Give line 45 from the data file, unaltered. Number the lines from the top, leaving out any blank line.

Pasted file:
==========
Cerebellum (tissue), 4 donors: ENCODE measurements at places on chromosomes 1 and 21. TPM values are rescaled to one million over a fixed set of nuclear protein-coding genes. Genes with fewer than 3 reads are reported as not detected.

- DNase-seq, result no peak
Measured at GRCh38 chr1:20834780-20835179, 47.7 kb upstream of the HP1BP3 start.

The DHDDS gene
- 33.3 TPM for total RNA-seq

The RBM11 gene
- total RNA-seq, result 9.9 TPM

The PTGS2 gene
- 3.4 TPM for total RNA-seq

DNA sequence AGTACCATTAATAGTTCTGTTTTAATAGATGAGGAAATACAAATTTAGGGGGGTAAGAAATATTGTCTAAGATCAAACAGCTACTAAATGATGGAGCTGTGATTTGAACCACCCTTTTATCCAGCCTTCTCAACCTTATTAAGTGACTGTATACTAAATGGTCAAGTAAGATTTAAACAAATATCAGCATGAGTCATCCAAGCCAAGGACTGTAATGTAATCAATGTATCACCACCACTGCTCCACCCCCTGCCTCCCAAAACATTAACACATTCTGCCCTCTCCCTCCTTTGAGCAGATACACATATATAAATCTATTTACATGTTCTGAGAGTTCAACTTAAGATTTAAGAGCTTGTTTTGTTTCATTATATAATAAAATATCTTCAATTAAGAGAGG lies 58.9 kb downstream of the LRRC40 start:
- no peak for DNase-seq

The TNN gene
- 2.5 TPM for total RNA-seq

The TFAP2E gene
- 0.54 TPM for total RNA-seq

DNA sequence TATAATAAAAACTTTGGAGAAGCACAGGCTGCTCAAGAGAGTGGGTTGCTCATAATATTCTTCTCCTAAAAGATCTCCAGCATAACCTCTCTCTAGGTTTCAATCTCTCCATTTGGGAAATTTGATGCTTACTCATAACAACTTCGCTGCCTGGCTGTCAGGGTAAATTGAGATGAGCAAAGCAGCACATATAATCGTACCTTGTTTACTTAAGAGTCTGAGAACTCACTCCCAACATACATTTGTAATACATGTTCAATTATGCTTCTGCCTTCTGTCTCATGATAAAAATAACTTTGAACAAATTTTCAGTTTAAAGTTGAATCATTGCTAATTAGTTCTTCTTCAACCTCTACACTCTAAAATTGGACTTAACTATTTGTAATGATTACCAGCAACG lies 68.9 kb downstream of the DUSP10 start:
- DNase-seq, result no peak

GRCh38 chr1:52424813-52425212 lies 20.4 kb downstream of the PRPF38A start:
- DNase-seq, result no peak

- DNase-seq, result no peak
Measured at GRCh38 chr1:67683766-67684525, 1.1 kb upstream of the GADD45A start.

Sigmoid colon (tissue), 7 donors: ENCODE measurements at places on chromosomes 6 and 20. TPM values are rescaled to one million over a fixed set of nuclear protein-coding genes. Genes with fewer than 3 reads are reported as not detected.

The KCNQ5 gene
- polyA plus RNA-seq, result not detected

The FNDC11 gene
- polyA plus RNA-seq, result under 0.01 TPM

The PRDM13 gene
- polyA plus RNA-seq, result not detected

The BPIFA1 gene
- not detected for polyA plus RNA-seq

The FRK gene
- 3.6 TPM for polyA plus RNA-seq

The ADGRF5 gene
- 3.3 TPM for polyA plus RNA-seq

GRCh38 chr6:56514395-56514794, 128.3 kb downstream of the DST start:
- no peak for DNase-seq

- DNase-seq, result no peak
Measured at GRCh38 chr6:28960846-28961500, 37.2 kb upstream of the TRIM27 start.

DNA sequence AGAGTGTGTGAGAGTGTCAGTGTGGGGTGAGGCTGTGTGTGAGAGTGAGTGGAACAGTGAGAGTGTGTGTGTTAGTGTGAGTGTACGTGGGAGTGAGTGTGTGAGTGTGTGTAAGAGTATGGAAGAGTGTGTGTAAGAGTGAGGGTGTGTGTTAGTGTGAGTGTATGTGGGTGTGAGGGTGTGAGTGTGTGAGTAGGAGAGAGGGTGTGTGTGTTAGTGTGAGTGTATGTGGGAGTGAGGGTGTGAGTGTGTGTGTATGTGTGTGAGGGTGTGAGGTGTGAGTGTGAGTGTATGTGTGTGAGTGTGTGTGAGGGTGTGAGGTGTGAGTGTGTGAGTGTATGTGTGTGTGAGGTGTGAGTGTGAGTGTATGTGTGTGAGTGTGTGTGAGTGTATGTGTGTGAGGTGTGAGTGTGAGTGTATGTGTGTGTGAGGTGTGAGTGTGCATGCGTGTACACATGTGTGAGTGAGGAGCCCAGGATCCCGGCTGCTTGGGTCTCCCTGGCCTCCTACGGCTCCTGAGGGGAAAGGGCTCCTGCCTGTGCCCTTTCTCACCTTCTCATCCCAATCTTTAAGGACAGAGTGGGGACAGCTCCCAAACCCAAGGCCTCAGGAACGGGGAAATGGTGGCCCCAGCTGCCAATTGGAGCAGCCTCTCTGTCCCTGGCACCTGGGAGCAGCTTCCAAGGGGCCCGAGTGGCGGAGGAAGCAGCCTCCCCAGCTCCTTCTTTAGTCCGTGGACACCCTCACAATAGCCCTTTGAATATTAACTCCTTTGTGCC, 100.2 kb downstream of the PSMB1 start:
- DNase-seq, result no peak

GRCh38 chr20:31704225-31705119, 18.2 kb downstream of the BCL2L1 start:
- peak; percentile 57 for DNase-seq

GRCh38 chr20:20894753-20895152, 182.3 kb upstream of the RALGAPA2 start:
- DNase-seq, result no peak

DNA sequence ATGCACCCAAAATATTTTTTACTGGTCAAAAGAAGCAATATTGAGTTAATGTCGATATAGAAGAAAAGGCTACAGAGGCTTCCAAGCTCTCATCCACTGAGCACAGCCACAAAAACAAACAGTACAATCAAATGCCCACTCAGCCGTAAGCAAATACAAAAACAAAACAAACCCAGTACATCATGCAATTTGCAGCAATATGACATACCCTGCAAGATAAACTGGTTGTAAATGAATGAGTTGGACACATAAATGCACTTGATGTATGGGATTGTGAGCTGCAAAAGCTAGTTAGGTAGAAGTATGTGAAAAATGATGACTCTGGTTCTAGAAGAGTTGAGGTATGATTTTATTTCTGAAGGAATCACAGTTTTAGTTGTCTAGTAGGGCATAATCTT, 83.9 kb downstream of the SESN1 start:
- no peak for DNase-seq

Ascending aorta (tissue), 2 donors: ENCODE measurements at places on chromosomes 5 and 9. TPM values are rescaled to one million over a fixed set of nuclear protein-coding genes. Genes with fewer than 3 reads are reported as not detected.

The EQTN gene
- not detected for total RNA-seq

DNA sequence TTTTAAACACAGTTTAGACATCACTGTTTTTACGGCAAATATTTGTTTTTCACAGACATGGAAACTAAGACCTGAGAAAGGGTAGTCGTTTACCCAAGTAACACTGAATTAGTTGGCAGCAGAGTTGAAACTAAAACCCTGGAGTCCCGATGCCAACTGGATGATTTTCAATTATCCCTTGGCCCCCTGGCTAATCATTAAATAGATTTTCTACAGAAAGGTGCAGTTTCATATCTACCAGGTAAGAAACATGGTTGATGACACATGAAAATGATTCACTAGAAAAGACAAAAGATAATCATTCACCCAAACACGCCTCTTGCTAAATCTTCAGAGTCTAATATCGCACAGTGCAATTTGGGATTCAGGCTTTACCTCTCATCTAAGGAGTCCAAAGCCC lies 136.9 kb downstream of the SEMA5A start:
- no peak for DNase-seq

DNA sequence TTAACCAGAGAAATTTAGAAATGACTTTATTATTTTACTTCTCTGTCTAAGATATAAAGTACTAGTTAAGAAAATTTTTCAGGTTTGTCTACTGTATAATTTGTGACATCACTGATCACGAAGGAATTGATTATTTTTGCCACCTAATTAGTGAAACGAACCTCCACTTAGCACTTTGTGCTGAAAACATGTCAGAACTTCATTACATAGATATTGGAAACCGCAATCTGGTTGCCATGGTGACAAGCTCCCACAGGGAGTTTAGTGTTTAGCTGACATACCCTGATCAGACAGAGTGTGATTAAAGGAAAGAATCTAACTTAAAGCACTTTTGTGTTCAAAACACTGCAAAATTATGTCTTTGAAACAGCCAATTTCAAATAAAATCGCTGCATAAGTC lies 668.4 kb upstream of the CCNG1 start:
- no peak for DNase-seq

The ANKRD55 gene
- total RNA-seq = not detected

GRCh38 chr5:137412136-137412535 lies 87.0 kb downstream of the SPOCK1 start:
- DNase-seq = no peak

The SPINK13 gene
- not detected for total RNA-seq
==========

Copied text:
DNA sequence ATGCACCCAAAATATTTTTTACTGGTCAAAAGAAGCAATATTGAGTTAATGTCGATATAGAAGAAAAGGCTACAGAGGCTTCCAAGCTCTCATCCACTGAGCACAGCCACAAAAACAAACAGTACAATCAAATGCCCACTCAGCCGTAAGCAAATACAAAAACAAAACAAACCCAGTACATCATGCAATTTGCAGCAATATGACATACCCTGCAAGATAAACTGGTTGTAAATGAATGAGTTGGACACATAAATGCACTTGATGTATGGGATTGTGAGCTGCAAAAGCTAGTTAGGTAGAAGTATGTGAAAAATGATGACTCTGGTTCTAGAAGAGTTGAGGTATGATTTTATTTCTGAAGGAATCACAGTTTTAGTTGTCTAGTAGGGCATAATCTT, 83.9 kb downstream of the SESN1 start: